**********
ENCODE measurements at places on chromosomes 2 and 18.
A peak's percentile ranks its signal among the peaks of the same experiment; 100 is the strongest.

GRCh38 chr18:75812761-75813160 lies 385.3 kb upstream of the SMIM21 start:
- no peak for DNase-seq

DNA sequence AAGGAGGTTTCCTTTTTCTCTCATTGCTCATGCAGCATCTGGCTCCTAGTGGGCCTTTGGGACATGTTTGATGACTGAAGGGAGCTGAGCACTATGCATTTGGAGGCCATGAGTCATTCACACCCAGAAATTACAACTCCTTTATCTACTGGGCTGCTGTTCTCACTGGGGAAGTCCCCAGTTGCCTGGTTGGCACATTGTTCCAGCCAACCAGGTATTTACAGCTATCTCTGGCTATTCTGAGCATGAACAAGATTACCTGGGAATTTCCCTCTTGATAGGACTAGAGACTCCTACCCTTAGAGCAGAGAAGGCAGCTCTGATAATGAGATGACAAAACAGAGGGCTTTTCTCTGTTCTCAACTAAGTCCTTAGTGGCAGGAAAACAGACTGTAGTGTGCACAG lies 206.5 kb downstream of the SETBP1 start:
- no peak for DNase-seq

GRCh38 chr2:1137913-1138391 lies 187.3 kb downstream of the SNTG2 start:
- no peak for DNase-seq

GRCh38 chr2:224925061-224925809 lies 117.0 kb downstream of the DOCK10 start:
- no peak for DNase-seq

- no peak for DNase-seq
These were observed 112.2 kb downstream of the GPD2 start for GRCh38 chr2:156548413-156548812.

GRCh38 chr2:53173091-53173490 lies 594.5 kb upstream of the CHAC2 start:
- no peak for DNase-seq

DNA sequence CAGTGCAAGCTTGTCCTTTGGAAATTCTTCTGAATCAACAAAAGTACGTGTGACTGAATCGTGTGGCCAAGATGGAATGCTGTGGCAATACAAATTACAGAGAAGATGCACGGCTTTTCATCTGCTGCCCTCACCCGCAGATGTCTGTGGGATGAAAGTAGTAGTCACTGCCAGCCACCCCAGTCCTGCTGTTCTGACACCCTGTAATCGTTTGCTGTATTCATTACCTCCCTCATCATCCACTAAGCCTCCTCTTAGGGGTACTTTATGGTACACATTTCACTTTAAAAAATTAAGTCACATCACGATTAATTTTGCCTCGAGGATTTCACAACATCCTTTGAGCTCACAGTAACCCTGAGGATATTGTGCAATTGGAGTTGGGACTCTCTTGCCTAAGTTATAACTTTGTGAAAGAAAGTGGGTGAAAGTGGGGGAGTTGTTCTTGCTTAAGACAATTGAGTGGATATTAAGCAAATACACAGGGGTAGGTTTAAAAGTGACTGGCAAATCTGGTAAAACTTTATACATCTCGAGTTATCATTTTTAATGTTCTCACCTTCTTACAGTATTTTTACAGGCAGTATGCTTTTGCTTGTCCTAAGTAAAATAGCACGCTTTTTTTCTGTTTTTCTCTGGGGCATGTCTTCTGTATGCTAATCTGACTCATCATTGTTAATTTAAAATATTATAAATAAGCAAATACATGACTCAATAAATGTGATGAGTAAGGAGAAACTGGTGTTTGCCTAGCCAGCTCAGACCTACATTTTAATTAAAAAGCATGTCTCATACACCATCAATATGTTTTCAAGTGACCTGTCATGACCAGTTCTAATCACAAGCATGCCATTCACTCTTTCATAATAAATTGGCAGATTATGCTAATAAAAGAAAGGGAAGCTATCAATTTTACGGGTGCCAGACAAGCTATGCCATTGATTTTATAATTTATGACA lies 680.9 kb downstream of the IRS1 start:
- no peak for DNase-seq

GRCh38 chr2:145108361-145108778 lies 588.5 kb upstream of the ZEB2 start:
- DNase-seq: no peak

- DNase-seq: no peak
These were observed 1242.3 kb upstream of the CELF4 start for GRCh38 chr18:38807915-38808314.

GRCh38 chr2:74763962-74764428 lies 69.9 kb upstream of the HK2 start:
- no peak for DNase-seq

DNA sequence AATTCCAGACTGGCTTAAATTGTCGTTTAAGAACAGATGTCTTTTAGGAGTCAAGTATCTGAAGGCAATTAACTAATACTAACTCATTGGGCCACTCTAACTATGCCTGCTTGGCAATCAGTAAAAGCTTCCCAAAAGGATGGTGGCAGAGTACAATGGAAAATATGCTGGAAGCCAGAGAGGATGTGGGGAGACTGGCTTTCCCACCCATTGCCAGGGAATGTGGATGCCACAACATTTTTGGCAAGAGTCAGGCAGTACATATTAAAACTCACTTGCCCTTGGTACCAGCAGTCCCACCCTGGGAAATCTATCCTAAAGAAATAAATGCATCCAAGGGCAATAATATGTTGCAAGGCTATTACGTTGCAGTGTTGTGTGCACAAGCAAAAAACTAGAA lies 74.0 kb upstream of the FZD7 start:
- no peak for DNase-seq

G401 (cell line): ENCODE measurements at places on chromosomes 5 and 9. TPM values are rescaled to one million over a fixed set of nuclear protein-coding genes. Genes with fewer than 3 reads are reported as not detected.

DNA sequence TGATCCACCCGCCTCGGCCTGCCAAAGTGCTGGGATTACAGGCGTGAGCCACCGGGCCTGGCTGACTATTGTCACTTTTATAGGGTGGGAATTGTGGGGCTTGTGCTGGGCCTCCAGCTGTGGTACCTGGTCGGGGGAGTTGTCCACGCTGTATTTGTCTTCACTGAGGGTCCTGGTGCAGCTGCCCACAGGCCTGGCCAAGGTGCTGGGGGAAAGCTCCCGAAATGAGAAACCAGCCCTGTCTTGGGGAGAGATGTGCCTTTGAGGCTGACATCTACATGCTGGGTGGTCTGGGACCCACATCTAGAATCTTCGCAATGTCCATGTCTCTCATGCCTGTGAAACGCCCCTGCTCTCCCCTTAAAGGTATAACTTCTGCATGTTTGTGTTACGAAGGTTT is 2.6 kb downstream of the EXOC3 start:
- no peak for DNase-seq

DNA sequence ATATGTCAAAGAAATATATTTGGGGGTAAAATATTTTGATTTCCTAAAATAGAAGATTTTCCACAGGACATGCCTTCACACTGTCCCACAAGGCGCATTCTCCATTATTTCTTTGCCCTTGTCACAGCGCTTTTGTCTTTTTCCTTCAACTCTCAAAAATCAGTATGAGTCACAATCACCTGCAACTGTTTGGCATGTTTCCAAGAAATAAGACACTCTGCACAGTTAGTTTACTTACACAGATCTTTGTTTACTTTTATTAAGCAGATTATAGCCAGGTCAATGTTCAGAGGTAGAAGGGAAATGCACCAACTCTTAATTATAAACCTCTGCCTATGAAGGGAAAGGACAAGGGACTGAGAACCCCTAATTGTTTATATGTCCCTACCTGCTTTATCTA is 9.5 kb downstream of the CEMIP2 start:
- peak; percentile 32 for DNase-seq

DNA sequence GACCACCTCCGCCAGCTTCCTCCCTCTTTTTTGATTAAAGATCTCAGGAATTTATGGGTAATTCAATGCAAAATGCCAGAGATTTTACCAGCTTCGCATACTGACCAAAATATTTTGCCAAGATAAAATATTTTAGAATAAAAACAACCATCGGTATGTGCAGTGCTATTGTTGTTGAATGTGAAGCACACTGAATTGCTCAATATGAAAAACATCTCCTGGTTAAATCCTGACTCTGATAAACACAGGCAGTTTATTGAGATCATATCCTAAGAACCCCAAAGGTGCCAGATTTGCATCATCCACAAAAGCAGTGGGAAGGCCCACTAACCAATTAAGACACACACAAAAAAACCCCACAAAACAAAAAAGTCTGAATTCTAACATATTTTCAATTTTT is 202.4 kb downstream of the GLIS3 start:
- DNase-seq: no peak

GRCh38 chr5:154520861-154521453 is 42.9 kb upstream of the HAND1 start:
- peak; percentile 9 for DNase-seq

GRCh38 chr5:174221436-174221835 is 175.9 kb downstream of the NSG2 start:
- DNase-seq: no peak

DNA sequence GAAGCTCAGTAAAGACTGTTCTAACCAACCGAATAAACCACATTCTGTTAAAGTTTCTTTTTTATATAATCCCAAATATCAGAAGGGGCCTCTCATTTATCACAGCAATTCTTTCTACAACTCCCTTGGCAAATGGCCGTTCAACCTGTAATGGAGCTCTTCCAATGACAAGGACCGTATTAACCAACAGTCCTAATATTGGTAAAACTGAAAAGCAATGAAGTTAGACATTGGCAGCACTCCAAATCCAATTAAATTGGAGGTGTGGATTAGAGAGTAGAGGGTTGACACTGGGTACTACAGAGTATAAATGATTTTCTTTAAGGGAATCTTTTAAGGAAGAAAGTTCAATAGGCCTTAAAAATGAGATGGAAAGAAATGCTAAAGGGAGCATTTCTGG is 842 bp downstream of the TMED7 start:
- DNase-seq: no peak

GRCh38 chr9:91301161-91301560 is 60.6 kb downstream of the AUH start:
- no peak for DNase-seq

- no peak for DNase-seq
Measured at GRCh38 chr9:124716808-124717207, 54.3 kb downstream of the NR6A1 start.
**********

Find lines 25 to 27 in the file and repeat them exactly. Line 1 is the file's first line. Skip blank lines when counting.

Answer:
G401 (cell line): ENCODE measurements at places on chromosomes 5 and 9. TPM values are rescaled to one million over a fixed set of nuclear protein-coding genes. Genes with fewer than 3 reads are reported as not detected.

DNA sequence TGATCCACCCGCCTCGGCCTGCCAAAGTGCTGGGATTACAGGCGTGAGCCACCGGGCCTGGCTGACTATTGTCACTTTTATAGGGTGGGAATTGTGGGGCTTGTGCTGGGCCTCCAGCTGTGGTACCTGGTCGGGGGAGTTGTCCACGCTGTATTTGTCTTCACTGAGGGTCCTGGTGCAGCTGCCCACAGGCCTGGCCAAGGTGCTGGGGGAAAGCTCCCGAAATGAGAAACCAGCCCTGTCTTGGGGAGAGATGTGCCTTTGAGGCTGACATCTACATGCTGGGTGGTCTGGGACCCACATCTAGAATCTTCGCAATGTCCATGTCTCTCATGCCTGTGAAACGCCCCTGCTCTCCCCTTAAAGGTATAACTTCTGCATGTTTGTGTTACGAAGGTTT is 2.6 kb downstream of the EXOC3 start:
- no peak for DNase-seq